In several countries where atrazine was banned for agricultural usage, triazine (PSII-inhibitors), such as terbuthylazine (TBA) and simazine (SIM), has been used as substitutes, and significant concentrations (from 0.57 to 694.32 ng l−1 and 1.45 ng l−1 to 25.96 ng l−1 for TBA and SIM, respectively) of these herbicides and their byproducts were observed in aquatic environments (Carafa et al., 2007). It was found that concentrations of these herbicides in aquatic environments followed a clear seasonal pattern, with higher concentrations being detected during spring periods (Carafa et al., 2007). Studying the effects of temperature increase (from 15°C to, 25°C) on cellular responses of the marine diatom Skeletonema marinoi to environmental to sub-lethal levels (1, 5, 10, 20, and 30 μg l−1) of TBA, Fiori and Pistocchi (2014), observed that this species was quite resistant to TBA exposure at 15°C. However, enhanced temperature increased the algal sensitivity to this herbicide. According to the authors, the low division rates associated with the high nutrient uptake rates at the lowest temperature may contribute with the gradual adaptation of the algal photosynthetic apparatus to the PSII inhibition caused by TBA. Moreover, it is shown that diatoms were more sensitive to triazine herbicides than other species (Bérard et al., 1999; Bérard and Benninghoff, 2001; Chalifour and Juneau, 2011) including harmful flagellate species, specially under rising temperatures. Therefore, the shift in photosynthetic aquatic community composition due to herbicide run off in coastal areas associated with increasing temperatures could led to losses in some essential species for global primary production such as S. marinoi.

Other important PSII inhibitor herbicides observed in aquatic systems are diuron, isoproturon and terbutryn, with concentrations up to 0.47 μg l−1 (Giroux, 2015), 0.12 μg l−1 (Reupert and Ploeger, 1989) and 5.60 μg l−1, (Quednow and Püttmann, 2007), respectively, being reported. By evaluating the effects of temperature (18, 21, 24 and 28 °C) and two concentrations of an equitoxic mixture of diuron (5.36 or 32.63 μg l−1), isoproturon (4.74 or 28.87 μg l−1), atrazine (4.96 or 30.19 μg l−1), and terbutryn (5.55 or 33.78 μg l−1) on freshwater periphytic algae, Larras et al. (2013) noted lower sensitivities of the diatoms when grown at higher temperatures. Similarly, Tasmin et al. (2014a,b) observed that rising water temperatures (from 10 to 30°C) reduced the toxicity of diuron (up to 32 μg l−1) on the green algae Pseudokirchneriella subcapitata. This could be due to the smaller biovolumes of these organisms compared to the other species and to their decreased herbicide uptake rates (Tang et al., 1998; Larras et al., 2013). As seen with herbicides, decreased biovolumes will also limit nutrient uptake in diatoms—so that additional tolerance mechanisms involving better nutrient recycling, or specialized mechanisms of nutrient uptake with herbicide avoidance, may also be involved. In this context, it is important to note that temperature modulation of lipid composition is necessary to maintain membrane fluidity. This acclimation is important to assure efficient photosynthetic electron transport (which is dependent upon membrane-protein interactions) (Morgan-Kiss and Dolhi, 2012). Changes in membrane composition, however, can also drive changes in membrane permeability, reducing or increasing the penetration of pollutants into the cells (Tuckey et al., 2002), thus modulating their inhibitory effects on photosynthetic aquatic organisms.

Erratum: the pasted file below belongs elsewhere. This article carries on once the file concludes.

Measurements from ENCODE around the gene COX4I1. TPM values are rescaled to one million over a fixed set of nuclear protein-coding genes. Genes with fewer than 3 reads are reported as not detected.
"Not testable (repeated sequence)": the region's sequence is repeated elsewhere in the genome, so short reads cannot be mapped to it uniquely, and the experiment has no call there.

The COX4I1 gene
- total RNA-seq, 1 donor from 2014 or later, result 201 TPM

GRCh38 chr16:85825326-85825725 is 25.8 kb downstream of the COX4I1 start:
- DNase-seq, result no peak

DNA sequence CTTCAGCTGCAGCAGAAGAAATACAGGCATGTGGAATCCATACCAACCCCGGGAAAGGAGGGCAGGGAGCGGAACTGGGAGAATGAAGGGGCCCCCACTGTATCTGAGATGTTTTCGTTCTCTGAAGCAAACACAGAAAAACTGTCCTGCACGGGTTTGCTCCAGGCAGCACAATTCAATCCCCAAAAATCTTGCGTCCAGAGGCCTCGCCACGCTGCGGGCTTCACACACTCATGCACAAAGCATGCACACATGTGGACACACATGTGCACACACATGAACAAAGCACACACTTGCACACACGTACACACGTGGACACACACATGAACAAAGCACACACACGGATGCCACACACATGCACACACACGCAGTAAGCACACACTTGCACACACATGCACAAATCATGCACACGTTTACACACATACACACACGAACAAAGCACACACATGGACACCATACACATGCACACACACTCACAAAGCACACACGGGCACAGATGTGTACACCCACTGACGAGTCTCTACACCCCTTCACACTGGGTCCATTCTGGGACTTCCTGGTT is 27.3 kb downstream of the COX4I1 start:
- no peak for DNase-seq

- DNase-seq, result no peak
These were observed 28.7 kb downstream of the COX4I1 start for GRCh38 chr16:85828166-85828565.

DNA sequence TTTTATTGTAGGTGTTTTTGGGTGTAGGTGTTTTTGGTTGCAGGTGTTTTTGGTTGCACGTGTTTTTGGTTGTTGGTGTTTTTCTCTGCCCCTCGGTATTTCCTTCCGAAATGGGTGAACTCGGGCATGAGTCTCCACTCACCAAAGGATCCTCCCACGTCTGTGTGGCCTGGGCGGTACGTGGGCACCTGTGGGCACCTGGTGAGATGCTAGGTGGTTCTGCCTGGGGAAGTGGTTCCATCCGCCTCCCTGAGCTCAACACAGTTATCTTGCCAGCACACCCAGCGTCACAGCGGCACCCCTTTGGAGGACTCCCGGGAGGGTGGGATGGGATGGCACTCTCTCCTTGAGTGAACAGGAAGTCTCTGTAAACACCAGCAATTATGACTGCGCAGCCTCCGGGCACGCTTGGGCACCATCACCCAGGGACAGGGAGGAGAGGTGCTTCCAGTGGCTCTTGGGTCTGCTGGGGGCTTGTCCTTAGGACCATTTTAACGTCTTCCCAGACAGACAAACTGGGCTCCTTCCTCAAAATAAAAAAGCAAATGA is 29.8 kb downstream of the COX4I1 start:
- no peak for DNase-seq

Case of Glyphosate and Temperature

The introduction of glyphosate-resistant (GR) plants (Coupe et al., 2012) has resulted in glyphosate [N-(phosphonomethyl)glycine) becoming the most widely used herbicide worldwide. Due to its high water solubility and extensive use, glyphosate exposure of non-target aquatic organisms is a growing concern (Tsui and Chu, 2003). While glyphosate has been detected in many aquatic systems it rarely exceeds a few micrograms per liter (Pesce et al., 2008, 2009), which could be related to its rapid degradation to its major metabolite, aminomethylphosphonic acid (AMPA) (Kolpin et al., 2006; Borggaard and Gimsing, 2008). In surface waters, concentrations ranging from 1 to 50 μg glyphosate l−1 and from 4 to 48.9 μg AMPA l−1 were reported in Europe (Horth and Blackmore, 2009), while in Canada, concentrations observed were ≤ 40.8 and ≤ 1.1 μg l−1 for glyphosate and AMPA, respectively (Giroux, 2015). AMPA has been identified as toxic to higher plants (Reddy et al., 2004), and was shown to disrupt chlorophyll biosynthesis (Gomes et al., 2016); its effects on algae and cyanobacteria, however, have not been thoroughly investigated.